Thursday, March 13, 2008

vtable and __declspec(novtable) (aka ATL_NO_VTABLE)

__declspec(novtable) is a storage-class attribute and Microsoft specific applied to classes declaration.
It's purpose is to tell the compiler to not add the default vtable initialization\deinitialisation code in the class ctor\destructor.
When the compiler sees a class with virtual methods, it automatically adds vtable init\deinit code in the class ctor\destructor methods. Remember that the vtable is pointer to an array of pointers of the class virtual methods. I guess the initializatio is needed at the ctor time because at the time when your ctor method code is entered, the inner workings of the C++ object need to be initialized. Note that although the vtable is available on thee ctor code, its useless to use it, i.e. calling any virtual method. This is because the vtable of any derived class is not yet initialized.

So, using __declspec(novtable) we will not have the vtable initialized\deinitialized in the ctor\destructor methods.
This means that we cannot use the vtable in any way. More specifically, it means we cannot call any of the object's virtual method.

This has interesting effects. The obvious use is for interfaces, classes with pure virtual functions.

class __declspec(novtable) IFoo
virtual ~IFoo()

virtual void foo() = 0;

class FooImpl : public IFoo
virtual void foo();

IFoo* p = new FooImpl();

So the ctor\dctor of IFoo doesn't have any vtable initialization code as FooImpl has.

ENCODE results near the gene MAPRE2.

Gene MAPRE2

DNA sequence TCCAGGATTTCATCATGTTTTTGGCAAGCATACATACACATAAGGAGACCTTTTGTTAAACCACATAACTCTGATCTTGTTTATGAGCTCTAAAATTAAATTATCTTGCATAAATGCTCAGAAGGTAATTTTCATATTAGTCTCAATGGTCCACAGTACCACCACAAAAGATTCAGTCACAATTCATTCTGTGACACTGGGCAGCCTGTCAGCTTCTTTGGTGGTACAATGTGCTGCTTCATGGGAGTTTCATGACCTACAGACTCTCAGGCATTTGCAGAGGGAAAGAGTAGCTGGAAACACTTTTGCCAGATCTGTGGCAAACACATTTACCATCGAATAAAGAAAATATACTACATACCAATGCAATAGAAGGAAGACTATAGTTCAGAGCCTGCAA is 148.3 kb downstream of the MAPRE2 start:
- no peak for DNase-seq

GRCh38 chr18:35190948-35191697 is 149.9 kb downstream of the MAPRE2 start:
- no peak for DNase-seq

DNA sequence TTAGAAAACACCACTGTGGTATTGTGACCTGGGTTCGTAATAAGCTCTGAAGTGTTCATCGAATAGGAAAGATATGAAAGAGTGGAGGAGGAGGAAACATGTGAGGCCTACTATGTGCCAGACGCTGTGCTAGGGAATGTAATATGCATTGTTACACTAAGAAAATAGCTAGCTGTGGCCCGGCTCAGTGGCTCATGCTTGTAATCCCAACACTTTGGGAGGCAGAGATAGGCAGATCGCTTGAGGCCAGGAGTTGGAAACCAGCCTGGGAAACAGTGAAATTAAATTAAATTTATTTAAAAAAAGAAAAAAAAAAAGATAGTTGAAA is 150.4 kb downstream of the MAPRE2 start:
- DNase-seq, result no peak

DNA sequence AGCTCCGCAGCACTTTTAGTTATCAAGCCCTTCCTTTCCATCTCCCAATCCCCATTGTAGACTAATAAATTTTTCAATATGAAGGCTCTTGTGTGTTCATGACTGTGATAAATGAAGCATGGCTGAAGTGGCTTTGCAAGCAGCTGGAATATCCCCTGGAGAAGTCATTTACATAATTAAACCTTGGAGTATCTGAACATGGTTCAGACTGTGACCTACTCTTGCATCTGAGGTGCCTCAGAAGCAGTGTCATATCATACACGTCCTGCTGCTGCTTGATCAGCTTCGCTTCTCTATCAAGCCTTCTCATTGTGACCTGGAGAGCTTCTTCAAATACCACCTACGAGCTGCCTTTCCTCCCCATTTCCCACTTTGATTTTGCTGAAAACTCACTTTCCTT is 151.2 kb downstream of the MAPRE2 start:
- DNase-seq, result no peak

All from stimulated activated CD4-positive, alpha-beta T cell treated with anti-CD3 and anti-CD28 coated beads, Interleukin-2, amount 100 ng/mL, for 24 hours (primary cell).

When we call foo() on the object the compiler sees that we use a pointer to an object and the method is virtual. Hence, it will use the vtable to get to the method. Vtable is a hidden pointer data in a class. It is always the first data when looking at the raw object in memory.
The FooImpl ctor initialized the vtable so the call is legit and always succeeds.
Remember that although the we call the Foo method of a pointer to IFoo, the vtable hidden data points to the FooImpl.
The vtable pointer is always the same in the raw object in all class derivations.

Another legit code is the following one:

class __declspec(novtable) A {
virtual void func1() { cout<<1; }
virtual void func2() { cout<<2; }
virtual void func3() { cout<<3; }

class A1 : public A {
// no func1, func2, or func3

It is OK to write:
A* p = new A1();

because A1 ctor initialize the object vtable.

And its NOT OK to write:
A* p = new A();
A->func1(); // undefined behaviour
p->func2(); // undefined behaviour
p->func3(); // undefined behaviour

It is OK to write:
A p;

because calling methods not using a pointer does not make use of vtable.

When using the novtable specifier, always think if the vtable is needed.
For example, you cannot use novtable for a class calling virtual methods in ctor\destructor. This is because the novtable told the compiler to omit the code which initialize the vtable before entering the ctor code.

This is very well described in the paper:

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